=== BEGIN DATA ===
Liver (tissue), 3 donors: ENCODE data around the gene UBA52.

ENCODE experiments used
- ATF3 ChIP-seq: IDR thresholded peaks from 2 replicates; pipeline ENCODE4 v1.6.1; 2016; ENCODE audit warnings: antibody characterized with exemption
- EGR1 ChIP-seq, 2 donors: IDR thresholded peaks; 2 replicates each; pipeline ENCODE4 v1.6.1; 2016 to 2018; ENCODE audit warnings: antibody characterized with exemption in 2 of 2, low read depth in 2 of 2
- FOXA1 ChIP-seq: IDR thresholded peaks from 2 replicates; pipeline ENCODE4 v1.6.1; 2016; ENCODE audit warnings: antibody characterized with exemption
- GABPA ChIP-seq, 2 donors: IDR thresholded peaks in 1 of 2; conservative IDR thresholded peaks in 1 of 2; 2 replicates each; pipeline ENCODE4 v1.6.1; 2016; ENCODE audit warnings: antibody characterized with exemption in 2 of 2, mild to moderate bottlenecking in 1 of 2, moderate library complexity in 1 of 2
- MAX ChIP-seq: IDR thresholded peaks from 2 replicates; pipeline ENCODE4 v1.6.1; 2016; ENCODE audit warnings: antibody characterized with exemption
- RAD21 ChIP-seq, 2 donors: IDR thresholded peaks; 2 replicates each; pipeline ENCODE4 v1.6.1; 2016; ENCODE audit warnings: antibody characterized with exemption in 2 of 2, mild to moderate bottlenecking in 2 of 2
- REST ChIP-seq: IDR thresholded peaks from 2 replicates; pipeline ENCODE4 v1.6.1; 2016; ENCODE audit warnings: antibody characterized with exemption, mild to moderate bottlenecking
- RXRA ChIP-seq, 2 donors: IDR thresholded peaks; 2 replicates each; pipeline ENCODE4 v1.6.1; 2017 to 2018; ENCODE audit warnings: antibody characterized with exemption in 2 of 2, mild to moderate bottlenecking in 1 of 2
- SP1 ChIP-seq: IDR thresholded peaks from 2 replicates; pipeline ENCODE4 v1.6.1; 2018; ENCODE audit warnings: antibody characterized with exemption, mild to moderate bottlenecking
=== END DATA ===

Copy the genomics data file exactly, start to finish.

Liver (tissue), 3 donors: ENCODE data around the gene UBA52.

ENCODE experiments used
- ATF3 ChIP-seq: IDR thresholded peaks from 2 replicates; pipeline ENCODE4 v1.6.1; 2016; ENCODE audit warnings: antibody characterized with exemption
- EGR1 ChIP-seq, 2 donors: IDR thresholded peaks; 2 replicates each; pipeline ENCODE4 v1.6.1; 2016 to 2018; ENCODE audit warnings: antibody characterized with exemption in 2 of 2, low read depth in 2 of 2
- FOXA1 ChIP-seq: IDR thresholded peaks from 2 replicates; pipeline ENCODE4 v1.6.1; 2016; ENCODE audit warnings: antibody characterized with exemption
- GABPA ChIP-seq, 2 donors: IDR thresholded peaks in 1 of 2; conservative IDR thresholded peaks in 1 of 2; 2 replicates each; pipeline ENCODE4 v1.6.1; 2016; ENCODE audit warnings: antibody characterized with exemption in 2 of 2, mild to moderate bottlenecking in 1 of 2, moderate library complexity in 1 of 2
- MAX ChIP-seq: IDR thresholded peaks from 2 replicates; pipeline ENCODE4 v1.6.1; 2016; ENCODE audit warnings: antibody characterized with exemption
- RAD21 ChIP-seq, 2 donors: IDR thresholded peaks; 2 replicates each; pipeline ENCODE4 v1.6.1; 2016; ENCODE audit warnings: antibody characterized with exemption in 2 of 2, mild to moderate bottlenecking in 2 of 2
- REST ChIP-seq: IDR thresholded peaks from 2 replicates; pipeline ENCODE4 v1.6.1; 2016; ENCODE audit warnings: antibody characterized with exemption, mild to moderate bottlenecking
- RXRA ChIP-seq, 2 donors: IDR thresholded peaks; 2 replicates each; pipeline ENCODE4 v1.6.1; 2017 to 2018; ENCODE audit warnings: antibody characterized with exemption in 2 of 2, mild to moderate bottlenecking in 1 of 2
- SP1 ChIP-seq: IDR thresholded peaks from 2 replicates; pipeline ENCODE4 v1.6.1; 2018; ENCODE audit warnings: antibody characterized with exemption, mild to moderate bottlenecking